However, when the occupation state declared its offensive on Gaza and called it “Breaking Dawn” Hamas did not stay silent. It exploited the Israeli plan to “divide and rule” and ran the response from behind the scenes.
In order not to damage his reputation, Lapid did not want to see body bags coming back into Israel, which would hurt his electoral campaign. That’s why he did his best to make the confrontation with Islamic Jihad alone, knowing its limited capability to inflict damage on the Israeli army and people. He forgot, though, that most Palestinians, despite their political and religious differences, are actually united.According to Yedioth Ahronoth, Israel succeeded in imposing a “divide and rule” policy as it kept Hamas “neutral” during the offensive, but Amos Harel of Haaretz said that, “Hamas will decide the duration and intensity of the conflict… If the operation does not end soon, things could get out of hand and Lapid could become another Olmert.” This was a reference to former Prime Minister Ehud Olmert who was in office during the 2008/9 war on Gaza.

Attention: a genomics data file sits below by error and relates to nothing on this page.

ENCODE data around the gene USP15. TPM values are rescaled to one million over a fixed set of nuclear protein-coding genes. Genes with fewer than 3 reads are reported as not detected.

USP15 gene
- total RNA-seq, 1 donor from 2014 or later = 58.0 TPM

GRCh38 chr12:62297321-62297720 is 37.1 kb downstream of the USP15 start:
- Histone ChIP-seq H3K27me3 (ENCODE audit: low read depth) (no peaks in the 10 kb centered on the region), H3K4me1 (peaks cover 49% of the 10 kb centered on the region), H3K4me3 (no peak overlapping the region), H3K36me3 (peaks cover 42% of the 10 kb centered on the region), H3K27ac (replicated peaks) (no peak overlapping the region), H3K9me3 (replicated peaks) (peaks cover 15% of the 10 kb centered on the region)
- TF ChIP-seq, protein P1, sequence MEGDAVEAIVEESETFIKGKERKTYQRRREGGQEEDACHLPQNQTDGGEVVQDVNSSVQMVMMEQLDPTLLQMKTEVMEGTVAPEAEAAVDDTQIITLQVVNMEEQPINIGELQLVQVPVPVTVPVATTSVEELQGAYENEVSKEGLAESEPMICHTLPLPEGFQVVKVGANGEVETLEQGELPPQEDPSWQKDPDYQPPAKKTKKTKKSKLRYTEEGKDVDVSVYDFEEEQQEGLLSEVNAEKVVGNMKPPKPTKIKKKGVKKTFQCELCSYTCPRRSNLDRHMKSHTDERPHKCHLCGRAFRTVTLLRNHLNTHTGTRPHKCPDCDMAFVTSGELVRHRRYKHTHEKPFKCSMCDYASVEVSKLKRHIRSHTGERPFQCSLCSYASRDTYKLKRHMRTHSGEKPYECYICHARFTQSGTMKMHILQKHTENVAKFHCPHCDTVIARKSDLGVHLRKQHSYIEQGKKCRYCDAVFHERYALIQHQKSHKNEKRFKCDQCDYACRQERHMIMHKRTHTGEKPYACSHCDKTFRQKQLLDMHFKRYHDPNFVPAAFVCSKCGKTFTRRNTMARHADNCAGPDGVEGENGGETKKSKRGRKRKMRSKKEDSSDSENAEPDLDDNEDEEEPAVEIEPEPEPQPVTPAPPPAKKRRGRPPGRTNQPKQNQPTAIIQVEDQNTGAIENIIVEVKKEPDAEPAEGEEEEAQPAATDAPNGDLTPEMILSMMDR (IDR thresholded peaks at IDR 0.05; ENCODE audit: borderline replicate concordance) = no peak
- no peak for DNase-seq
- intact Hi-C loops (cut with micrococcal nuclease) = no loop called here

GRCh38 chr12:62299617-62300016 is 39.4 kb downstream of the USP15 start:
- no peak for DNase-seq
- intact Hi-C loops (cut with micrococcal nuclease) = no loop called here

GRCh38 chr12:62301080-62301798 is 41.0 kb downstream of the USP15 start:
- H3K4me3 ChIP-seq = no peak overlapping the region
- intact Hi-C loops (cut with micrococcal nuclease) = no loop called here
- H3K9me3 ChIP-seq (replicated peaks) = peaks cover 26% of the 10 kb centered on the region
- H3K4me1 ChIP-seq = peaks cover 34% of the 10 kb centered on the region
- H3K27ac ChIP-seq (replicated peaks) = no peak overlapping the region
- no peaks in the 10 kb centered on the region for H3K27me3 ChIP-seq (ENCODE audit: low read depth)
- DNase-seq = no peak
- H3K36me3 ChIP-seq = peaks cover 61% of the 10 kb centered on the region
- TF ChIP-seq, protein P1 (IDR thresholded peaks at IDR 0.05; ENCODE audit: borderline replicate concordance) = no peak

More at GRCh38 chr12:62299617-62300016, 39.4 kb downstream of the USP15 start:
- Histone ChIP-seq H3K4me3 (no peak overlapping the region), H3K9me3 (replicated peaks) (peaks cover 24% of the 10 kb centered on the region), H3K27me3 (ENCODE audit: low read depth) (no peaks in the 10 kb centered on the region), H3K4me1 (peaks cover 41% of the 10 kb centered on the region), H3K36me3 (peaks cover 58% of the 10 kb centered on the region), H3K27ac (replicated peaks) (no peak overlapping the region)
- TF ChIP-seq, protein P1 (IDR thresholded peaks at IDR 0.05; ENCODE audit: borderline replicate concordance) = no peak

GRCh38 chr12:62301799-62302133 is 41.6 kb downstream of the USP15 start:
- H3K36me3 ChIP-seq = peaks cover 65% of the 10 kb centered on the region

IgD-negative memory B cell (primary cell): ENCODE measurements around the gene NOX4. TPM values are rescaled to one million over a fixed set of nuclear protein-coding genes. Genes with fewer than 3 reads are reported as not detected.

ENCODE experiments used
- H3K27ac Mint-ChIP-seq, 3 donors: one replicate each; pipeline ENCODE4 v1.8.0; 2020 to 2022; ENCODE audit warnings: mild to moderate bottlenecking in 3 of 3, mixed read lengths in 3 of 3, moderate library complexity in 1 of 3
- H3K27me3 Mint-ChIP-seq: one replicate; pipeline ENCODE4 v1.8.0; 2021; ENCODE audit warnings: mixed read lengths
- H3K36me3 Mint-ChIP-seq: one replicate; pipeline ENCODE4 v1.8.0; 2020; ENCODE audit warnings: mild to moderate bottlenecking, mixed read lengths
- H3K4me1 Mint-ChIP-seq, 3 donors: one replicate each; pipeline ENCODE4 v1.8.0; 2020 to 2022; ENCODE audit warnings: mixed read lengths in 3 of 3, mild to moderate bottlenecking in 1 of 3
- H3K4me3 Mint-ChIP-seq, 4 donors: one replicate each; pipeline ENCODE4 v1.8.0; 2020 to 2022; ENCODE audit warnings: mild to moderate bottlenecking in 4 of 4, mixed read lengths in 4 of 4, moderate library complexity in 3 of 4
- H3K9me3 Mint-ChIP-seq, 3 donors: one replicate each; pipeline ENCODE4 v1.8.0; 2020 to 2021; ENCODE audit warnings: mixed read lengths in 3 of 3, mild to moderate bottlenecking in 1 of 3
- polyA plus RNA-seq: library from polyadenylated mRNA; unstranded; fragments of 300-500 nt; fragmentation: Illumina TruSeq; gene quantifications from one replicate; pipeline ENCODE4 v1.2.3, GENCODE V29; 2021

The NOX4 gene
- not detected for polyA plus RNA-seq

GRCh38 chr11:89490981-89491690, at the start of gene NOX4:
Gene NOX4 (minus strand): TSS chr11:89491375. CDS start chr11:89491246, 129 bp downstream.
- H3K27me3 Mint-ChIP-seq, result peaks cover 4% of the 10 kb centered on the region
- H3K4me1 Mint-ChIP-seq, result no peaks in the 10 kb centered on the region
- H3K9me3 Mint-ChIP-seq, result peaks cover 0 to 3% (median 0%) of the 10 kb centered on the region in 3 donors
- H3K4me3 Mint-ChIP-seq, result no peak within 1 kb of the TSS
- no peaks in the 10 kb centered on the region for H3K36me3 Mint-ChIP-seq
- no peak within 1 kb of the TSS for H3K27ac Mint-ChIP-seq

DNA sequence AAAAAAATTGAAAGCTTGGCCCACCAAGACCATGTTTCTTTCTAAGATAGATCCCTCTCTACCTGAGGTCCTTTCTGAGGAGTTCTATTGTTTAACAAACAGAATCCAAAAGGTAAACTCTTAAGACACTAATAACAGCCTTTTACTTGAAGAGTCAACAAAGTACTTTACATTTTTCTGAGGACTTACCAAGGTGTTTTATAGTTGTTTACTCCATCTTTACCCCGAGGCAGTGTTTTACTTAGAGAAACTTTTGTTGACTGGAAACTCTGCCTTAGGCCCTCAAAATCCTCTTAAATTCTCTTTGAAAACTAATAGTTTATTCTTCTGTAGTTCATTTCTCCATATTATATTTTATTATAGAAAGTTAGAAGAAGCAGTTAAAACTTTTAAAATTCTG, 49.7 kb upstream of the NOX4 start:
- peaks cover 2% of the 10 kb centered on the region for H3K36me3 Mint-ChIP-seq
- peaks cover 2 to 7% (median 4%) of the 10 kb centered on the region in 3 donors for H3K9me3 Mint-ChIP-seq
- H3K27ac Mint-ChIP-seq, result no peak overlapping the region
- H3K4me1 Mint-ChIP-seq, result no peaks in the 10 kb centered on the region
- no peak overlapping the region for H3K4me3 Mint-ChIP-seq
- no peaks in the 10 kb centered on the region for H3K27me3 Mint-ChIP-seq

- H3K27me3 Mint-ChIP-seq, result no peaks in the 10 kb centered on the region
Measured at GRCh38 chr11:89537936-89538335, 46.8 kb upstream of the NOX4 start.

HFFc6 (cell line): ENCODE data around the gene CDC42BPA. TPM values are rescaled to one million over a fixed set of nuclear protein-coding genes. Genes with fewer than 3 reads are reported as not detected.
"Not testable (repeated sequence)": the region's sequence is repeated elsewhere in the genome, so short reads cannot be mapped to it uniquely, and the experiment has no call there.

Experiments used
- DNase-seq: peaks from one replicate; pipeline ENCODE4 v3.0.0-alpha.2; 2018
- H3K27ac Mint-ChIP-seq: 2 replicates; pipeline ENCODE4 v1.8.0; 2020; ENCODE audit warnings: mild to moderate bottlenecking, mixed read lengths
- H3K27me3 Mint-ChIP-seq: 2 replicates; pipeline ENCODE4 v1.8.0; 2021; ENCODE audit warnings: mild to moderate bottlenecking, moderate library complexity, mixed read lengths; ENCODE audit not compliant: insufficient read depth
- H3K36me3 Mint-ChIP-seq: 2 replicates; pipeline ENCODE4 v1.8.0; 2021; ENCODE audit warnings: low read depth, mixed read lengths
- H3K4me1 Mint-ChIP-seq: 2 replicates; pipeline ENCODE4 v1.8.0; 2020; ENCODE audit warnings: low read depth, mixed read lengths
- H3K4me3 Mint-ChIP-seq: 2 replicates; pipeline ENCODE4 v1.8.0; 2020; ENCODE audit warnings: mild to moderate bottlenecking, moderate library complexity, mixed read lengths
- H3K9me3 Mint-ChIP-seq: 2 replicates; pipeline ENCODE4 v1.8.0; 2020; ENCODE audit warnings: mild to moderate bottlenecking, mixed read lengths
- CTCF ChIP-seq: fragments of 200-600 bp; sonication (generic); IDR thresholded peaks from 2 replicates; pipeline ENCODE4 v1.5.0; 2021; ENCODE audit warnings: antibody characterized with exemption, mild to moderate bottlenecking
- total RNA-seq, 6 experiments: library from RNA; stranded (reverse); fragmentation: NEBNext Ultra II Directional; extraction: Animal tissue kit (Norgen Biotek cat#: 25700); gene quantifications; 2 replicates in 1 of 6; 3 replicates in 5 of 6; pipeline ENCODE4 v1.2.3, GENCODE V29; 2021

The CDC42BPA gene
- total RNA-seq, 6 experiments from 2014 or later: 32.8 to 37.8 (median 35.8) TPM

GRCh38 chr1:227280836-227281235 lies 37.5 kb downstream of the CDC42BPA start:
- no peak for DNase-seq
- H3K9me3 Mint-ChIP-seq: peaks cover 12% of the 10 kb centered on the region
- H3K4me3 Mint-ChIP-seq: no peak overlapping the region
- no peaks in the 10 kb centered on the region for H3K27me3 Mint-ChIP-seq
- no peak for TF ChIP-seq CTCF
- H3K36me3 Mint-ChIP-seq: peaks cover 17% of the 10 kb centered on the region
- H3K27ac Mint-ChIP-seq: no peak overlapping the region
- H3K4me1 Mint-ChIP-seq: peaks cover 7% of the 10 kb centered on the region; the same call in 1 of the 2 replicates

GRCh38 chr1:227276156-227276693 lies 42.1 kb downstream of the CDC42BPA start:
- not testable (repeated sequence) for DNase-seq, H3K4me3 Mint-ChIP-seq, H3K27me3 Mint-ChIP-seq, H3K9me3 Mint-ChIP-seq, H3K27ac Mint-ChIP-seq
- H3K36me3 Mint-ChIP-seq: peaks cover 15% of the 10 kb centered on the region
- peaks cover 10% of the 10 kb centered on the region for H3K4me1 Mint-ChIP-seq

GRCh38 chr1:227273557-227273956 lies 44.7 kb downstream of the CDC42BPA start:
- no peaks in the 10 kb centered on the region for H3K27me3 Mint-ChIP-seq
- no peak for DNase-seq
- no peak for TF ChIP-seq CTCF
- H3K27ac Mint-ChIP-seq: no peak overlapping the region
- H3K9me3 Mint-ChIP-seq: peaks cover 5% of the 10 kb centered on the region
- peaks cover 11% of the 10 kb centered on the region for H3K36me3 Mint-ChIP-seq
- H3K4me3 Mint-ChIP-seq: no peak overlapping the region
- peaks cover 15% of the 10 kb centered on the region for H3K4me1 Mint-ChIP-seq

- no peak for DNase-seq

The military correspondent for Yedioth Ahronoth, Yoav Zeitoun, said that Israel faced a dilemma when it decided to neutralise Hamas, because the state was involved in a battle in Gaza without knowing the hands which hit back. “The military tactics in Gaza proved that there was a military power moving in the dark,” he added.
Israel committed a big mistake by excluding Hamas from the battle, said military analyst Gal Burger. “Hamas invested in this mistake and ran the battle from behind closed doors,” he explained. “All of them [the factions] hit back in the name of Islamic Jihad. Yair Lapid is the reason for this.”
During the offensive, Hamas said clearly that it supported Islamic Jihad in its response to the Israeli aggression. Islamic Jihad itself said that it was the Joint Operations Room formed by the military wings of all of the Palestinian factions which ran the battle.
I think that the large barrages of long-range rockets fired towards Israel were launched by the military wing of Hamas, Al-Qassam Brigades. Even Israeli military analysts said that these barrages were not from Islamic Jihad, and they believe that Lapid committed a mistake when the prime minister sought to “neutralise” Hamas.
The views expressed in this article belong to the author and do not necessarily reflect the editorial policy of Middle East Monitor.